Of course, that was Campbell’s assumption, not ours. As good a millennialists, we could not swallow Campbell’s theories about the end times. But we could (and did) modify his assumption to one with which we were more comfortable. Why was it so important to conform our practice of church to the patterns and forms of the first century? Because when we perfectly restored the first century pattern, we believed we would usher in a revival of first century power and effectiveness. Function would follow form. We convinced ourselves that the power, harmony, fervor, and holiness we were sure we saw in the ancient church would break out afresh in the modern church – if only we could reinstate the pattern they followed. By “doing church” in the same way that the ancients “did church,” we too could become a church that turned the world upside down, changed lives and brought glory to God.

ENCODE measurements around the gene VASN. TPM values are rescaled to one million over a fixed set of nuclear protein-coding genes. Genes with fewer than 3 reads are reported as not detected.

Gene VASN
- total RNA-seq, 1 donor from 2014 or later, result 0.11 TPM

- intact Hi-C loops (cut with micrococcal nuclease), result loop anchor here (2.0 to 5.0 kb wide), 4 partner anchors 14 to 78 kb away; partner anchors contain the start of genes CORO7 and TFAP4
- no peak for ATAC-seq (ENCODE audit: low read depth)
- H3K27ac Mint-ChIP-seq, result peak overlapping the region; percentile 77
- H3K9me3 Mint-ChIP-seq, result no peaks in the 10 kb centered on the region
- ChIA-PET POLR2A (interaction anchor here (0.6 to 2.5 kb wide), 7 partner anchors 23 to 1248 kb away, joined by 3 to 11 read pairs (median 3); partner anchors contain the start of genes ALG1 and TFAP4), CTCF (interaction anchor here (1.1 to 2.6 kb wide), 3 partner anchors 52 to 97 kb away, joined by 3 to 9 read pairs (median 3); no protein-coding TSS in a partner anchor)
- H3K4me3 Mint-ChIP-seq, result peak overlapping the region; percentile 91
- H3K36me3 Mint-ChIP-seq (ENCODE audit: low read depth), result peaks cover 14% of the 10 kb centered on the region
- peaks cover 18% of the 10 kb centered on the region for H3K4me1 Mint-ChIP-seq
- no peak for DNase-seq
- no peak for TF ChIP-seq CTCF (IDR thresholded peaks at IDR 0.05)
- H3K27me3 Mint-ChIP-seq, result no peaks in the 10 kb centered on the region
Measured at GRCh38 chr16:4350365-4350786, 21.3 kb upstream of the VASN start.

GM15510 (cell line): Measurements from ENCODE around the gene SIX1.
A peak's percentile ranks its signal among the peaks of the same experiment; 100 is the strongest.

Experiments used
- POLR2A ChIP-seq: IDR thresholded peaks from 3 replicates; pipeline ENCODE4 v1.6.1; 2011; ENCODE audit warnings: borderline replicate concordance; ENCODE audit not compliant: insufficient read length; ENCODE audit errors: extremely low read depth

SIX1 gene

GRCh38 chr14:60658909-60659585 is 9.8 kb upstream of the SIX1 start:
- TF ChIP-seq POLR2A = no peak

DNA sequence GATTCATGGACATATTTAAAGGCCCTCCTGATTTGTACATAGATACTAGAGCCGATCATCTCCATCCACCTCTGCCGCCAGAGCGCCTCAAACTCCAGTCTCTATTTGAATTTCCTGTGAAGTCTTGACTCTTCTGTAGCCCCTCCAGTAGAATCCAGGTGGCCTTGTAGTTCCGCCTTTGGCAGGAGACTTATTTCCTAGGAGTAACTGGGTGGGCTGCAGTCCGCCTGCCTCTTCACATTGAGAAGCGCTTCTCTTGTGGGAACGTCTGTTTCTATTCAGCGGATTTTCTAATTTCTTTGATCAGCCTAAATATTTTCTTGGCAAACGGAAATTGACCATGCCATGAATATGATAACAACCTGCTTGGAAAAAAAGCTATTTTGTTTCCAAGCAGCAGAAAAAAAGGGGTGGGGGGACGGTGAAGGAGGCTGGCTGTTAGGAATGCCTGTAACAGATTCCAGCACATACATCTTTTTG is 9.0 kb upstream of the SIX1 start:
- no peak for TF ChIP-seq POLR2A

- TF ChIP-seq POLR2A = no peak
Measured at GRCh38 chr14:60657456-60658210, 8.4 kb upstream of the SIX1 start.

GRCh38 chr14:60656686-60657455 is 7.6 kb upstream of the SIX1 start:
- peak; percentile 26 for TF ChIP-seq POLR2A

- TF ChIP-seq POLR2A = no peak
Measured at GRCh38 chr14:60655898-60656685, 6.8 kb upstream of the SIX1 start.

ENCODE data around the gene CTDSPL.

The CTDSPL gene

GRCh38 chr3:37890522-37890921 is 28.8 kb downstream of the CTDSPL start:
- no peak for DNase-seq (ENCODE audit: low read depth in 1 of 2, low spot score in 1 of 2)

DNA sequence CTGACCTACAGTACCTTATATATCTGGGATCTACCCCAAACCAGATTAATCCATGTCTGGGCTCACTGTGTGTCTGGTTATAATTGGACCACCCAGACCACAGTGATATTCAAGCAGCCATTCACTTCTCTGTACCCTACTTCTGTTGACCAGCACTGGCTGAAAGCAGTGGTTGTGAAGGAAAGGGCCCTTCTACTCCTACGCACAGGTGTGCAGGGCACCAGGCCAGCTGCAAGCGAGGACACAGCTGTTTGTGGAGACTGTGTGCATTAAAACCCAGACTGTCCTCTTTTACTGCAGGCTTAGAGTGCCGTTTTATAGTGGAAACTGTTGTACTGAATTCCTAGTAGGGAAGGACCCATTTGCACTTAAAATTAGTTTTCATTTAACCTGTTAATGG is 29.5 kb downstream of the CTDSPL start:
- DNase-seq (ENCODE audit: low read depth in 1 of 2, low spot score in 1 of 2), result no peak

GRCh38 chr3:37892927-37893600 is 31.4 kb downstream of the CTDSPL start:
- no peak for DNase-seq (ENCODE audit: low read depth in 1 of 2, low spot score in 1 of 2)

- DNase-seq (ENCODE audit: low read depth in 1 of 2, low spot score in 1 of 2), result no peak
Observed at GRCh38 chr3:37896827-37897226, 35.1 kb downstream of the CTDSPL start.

That was always (or at least often) the motive for an otherwise incomprehensible obsession with arcane data of first century church life. We did not study the past because we liked it better than the present. We scoured the past because we saw it as our best hope for functioning effectively in the here-and-now. Copy the modes of early worship and true worship would break out among us. Imitate the methods of early evangelism and the world (or at least the interested) would beat a path to our door. Model our leadership structure and styles after those found in Jerusalem or Antioch or Ephesus and God would bless us with leaders who were leaders indeed!